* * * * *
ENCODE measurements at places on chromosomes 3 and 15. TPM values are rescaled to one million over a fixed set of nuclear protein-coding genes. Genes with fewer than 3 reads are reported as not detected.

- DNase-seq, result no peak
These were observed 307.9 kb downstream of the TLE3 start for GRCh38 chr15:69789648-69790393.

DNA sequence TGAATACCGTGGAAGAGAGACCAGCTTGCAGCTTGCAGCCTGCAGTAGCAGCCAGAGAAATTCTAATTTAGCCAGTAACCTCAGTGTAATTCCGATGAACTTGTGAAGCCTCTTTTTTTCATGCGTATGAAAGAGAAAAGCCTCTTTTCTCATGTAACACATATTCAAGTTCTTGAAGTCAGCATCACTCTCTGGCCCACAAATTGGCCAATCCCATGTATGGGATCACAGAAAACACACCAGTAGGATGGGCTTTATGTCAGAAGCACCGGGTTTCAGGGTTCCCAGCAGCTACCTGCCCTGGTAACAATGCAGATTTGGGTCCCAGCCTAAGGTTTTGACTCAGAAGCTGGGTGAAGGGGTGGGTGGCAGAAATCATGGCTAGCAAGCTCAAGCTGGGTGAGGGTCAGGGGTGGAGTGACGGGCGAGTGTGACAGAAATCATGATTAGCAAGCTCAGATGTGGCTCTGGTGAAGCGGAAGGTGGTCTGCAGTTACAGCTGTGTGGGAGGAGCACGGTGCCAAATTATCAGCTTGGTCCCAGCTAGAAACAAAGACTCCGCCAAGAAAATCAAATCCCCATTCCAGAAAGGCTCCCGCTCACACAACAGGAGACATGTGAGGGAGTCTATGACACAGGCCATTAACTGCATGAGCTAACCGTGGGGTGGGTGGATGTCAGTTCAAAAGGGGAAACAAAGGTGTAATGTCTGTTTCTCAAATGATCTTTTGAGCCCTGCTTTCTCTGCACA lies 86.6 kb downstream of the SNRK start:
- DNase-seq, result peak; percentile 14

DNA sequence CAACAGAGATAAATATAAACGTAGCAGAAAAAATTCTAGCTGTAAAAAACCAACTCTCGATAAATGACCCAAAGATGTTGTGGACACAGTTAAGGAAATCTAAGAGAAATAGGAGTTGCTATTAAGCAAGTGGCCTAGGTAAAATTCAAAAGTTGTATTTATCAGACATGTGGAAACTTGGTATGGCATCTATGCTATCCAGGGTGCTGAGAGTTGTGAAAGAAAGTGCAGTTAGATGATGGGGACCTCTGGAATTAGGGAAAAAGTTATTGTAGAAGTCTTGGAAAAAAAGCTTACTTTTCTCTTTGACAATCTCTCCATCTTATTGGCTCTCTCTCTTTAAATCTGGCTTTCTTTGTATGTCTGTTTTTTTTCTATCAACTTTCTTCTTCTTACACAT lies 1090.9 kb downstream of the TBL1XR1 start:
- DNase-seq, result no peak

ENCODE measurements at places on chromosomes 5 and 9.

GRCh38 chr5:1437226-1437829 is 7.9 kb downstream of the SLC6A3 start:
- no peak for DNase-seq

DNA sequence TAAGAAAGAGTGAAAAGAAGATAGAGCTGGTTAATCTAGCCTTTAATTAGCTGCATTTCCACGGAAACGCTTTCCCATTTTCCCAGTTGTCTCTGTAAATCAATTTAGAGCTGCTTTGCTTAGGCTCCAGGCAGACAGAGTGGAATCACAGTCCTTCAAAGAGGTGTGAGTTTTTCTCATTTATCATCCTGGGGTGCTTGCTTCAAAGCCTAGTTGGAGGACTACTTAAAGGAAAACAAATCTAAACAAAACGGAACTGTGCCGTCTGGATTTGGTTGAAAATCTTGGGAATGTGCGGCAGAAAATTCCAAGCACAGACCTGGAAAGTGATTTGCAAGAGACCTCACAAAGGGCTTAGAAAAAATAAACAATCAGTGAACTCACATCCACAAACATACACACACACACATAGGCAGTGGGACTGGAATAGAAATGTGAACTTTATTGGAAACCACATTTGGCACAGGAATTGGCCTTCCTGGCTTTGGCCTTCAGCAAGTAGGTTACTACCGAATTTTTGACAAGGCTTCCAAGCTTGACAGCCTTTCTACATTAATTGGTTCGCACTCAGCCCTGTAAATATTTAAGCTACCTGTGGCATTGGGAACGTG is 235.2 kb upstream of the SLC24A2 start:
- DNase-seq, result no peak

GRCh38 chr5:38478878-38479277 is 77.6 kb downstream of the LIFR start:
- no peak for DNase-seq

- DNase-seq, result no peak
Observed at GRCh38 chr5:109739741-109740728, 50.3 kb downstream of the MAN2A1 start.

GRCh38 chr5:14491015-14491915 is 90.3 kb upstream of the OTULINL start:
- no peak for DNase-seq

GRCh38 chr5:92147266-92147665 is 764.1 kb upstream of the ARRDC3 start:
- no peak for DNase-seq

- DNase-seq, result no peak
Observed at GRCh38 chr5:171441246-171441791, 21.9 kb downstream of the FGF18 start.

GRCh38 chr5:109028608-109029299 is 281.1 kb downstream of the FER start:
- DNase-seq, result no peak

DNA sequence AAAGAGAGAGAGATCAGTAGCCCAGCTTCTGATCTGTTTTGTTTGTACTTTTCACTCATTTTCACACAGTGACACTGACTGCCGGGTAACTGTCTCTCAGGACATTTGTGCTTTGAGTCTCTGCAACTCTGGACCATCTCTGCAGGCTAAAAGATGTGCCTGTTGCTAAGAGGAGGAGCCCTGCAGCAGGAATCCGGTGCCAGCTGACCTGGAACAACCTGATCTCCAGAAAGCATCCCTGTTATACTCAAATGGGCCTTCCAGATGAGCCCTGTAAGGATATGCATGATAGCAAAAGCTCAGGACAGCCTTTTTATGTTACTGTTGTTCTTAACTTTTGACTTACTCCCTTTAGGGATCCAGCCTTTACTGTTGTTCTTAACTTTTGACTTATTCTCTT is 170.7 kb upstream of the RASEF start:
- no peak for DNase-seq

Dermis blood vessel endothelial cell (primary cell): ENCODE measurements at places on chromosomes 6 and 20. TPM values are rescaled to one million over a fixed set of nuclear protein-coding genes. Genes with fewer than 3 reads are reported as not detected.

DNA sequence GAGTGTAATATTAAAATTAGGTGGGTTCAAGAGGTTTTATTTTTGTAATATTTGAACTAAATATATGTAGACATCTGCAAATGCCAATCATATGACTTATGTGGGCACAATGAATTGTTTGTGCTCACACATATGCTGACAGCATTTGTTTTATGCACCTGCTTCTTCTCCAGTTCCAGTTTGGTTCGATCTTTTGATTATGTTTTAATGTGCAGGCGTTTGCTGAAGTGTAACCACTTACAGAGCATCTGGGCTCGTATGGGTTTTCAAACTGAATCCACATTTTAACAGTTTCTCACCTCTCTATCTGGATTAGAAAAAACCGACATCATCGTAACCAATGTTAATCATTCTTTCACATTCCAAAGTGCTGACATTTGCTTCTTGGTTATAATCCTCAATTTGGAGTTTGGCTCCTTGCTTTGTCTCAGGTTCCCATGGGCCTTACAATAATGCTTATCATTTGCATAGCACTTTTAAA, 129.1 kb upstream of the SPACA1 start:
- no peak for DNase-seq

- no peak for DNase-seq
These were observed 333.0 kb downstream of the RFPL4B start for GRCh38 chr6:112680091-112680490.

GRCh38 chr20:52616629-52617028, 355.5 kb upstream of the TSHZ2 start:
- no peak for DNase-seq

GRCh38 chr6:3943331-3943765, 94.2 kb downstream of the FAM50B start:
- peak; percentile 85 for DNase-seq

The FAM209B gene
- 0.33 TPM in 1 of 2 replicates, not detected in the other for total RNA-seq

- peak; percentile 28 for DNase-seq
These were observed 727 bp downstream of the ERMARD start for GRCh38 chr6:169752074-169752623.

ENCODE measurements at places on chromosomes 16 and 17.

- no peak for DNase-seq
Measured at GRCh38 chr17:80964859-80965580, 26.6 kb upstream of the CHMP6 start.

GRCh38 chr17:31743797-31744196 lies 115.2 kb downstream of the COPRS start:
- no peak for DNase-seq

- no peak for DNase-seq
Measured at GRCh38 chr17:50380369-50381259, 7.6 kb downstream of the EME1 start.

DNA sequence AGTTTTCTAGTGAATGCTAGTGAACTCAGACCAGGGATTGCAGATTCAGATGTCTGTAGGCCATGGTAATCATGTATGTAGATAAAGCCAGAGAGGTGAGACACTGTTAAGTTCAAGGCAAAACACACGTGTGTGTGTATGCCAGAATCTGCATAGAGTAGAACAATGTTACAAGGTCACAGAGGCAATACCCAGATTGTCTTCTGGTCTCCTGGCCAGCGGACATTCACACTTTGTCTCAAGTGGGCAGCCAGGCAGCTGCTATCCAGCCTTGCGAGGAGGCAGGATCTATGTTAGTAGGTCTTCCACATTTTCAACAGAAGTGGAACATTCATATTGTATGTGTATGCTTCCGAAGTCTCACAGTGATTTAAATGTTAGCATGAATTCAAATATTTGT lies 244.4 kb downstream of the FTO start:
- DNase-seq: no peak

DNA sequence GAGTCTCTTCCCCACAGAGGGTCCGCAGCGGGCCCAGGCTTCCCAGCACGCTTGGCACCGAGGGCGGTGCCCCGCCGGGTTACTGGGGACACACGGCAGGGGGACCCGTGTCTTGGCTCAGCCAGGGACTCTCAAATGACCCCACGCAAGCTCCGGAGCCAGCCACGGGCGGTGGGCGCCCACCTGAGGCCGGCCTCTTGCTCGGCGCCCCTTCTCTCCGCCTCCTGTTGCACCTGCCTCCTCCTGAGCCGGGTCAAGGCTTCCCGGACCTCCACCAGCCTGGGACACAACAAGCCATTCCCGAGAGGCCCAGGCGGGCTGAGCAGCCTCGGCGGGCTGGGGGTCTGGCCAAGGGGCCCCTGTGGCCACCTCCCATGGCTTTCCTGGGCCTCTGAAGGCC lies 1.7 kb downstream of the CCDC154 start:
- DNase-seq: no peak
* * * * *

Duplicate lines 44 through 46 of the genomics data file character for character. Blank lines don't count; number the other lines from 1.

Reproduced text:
- no peak for DNase-seq

- no peak for DNase-seq
Measured at GRCh38 chr17:50380369-50381259, 7.6 kb downstream of the EME1 start.